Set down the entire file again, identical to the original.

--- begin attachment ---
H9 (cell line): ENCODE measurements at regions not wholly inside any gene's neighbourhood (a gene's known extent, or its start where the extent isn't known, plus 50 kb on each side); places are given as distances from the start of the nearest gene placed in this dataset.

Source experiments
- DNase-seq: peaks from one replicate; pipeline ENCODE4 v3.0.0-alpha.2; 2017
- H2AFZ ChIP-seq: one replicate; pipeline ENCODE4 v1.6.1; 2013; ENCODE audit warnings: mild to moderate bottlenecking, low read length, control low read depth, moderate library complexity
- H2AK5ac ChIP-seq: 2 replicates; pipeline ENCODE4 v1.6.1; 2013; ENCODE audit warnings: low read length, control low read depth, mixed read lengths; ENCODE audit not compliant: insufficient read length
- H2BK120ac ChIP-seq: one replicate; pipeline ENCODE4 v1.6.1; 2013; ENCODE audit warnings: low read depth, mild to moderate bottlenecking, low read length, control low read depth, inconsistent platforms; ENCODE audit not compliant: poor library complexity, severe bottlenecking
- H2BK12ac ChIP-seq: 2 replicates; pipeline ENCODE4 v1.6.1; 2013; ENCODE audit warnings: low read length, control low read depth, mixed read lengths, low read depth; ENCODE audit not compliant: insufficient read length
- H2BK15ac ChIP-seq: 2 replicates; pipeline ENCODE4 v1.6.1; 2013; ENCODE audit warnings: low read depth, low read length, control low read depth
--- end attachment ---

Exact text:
H9 (cell line): ENCODE measurements at regions not wholly inside any gene's neighbourhood (a gene's known extent, or its start where the extent isn't known, plus 50 kb on each side); places are given as distances from the start of the nearest gene placed in this dataset.

Source experiments
- DNase-seq: peaks from one replicate; pipeline ENCODE4 v3.0.0-alpha.2; 2017
- H2AFZ ChIP-seq: one replicate; pipeline ENCODE4 v1.6.1; 2013; ENCODE audit warnings: mild to moderate bottlenecking, low read length, control low read depth, moderate library complexity
- H2AK5ac ChIP-seq: 2 replicates; pipeline ENCODE4 v1.6.1; 2013; ENCODE audit warnings: low read length, control low read depth, mixed read lengths; ENCODE audit not compliant: insufficient read length
- H2BK120ac ChIP-seq: one replicate; pipeline ENCODE4 v1.6.1; 2013; ENCODE audit warnings: low read depth, mild to moderate bottlenecking, low read length, control low read depth, inconsistent platforms; ENCODE audit not compliant: poor library complexity, severe bottlenecking
- H2BK12ac ChIP-seq: 2 replicates; pipeline ENCODE4 v1.6.1; 2013; ENCODE audit warnings: low read length, control low read depth, mixed read lengths, low read depth; ENCODE audit not compliant: insufficient read length
- H2BK15ac ChIP-seq: 2 replicates; pipeline ENCODE4 v1.6.1; 2013; ENCODE audit warnings: low read depth, low read length, control low read depth